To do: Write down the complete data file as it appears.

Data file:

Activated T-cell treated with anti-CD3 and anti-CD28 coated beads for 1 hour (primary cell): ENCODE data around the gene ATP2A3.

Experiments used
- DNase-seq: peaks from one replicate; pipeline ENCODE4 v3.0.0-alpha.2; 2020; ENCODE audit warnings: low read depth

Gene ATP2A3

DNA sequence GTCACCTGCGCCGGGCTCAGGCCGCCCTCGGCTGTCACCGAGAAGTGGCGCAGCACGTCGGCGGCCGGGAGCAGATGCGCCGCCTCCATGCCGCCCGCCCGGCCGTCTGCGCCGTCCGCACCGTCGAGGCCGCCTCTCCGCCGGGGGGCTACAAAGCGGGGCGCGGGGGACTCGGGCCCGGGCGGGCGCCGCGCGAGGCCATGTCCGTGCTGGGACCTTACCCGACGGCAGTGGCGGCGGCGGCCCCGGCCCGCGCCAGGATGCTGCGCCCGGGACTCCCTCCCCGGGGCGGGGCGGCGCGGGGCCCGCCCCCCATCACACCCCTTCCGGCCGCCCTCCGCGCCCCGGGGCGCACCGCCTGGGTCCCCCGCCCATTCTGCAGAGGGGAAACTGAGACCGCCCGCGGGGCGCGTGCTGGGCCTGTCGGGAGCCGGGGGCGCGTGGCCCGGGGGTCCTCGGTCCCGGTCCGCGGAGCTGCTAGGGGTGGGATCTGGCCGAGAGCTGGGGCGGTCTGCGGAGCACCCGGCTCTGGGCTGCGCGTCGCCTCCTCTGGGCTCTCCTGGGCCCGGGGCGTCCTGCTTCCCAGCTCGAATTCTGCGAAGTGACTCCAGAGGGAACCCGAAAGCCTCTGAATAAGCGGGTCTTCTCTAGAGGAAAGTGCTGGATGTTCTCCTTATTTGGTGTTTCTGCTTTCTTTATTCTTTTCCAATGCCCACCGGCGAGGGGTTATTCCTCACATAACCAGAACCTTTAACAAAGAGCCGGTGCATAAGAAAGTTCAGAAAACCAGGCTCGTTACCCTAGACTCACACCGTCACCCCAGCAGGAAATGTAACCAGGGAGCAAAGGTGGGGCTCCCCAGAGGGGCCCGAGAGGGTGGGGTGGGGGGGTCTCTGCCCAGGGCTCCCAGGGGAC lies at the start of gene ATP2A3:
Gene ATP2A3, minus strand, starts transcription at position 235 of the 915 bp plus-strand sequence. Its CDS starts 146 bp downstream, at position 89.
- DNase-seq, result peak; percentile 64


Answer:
Activated T-cell treated with anti-CD3 and anti-CD28 coated beads for 1 hour (primary cell): ENCODE data around the gene ATP2A3.

Experiments used
- DNase-seq: peaks from one replicate; pipeline ENCODE4 v3.0.0-alpha.2; 2020; ENCODE audit warnings: low read depth

Gene ATP2A3

DNA sequence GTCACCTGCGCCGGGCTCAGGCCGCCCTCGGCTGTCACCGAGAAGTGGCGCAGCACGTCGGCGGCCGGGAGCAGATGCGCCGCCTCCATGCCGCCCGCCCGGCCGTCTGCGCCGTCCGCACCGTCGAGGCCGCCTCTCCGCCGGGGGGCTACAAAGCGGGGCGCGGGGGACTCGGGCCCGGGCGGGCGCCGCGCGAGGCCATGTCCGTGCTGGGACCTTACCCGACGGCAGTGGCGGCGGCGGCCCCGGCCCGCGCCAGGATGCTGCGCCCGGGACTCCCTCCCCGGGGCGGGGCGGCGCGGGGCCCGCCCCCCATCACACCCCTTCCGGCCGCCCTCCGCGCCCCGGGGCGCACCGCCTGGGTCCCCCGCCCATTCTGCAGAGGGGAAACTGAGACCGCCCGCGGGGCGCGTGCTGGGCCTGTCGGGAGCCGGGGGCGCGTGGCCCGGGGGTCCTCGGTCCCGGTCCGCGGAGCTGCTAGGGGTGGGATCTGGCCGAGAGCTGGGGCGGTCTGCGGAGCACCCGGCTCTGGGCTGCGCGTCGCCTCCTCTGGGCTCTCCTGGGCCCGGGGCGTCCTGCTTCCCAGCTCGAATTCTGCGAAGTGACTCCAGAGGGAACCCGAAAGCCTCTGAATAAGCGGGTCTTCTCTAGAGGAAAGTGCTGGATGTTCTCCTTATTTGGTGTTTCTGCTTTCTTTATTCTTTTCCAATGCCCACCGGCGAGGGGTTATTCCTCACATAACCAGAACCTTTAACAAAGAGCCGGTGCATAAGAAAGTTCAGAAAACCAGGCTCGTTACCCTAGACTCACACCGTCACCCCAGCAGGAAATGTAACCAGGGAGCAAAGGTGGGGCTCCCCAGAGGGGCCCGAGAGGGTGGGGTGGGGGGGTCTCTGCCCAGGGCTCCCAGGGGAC lies at the start of gene ATP2A3:
Gene ATP2A3, minus strand, starts transcription at position 235 of the 915 bp plus-strand sequence. Its CDS starts 146 bp downstream, at position 89.
- DNase-seq, result peak; percentile 64